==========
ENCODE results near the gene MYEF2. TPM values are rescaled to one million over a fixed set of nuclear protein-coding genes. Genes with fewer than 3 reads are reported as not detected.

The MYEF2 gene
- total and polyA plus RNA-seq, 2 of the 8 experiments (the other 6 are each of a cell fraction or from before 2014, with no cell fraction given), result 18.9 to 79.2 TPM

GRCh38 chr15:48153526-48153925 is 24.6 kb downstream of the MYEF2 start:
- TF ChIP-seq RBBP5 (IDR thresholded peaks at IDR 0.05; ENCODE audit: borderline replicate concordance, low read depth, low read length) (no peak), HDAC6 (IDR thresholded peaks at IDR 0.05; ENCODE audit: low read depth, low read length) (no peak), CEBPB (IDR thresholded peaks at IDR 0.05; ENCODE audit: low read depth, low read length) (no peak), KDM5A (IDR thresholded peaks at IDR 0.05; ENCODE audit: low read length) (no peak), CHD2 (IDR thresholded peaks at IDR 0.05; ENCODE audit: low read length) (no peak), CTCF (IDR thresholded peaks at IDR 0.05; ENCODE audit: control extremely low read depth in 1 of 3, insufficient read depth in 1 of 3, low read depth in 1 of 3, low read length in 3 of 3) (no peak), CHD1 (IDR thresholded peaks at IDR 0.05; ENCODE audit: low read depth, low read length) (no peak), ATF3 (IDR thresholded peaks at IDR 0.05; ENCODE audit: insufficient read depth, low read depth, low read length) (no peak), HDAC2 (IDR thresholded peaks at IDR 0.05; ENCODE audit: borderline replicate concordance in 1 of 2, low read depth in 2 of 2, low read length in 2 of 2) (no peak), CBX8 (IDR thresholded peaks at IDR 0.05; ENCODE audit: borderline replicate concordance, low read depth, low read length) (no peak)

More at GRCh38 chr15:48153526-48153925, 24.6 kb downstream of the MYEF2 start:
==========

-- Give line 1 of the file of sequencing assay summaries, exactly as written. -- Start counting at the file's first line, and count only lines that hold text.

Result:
ENCODE results near the gene MYEF2. TPM values are rescaled to one million over a fixed set of nuclear protein-coding genes. Genes with fewer than 3 reads are reported as not detected.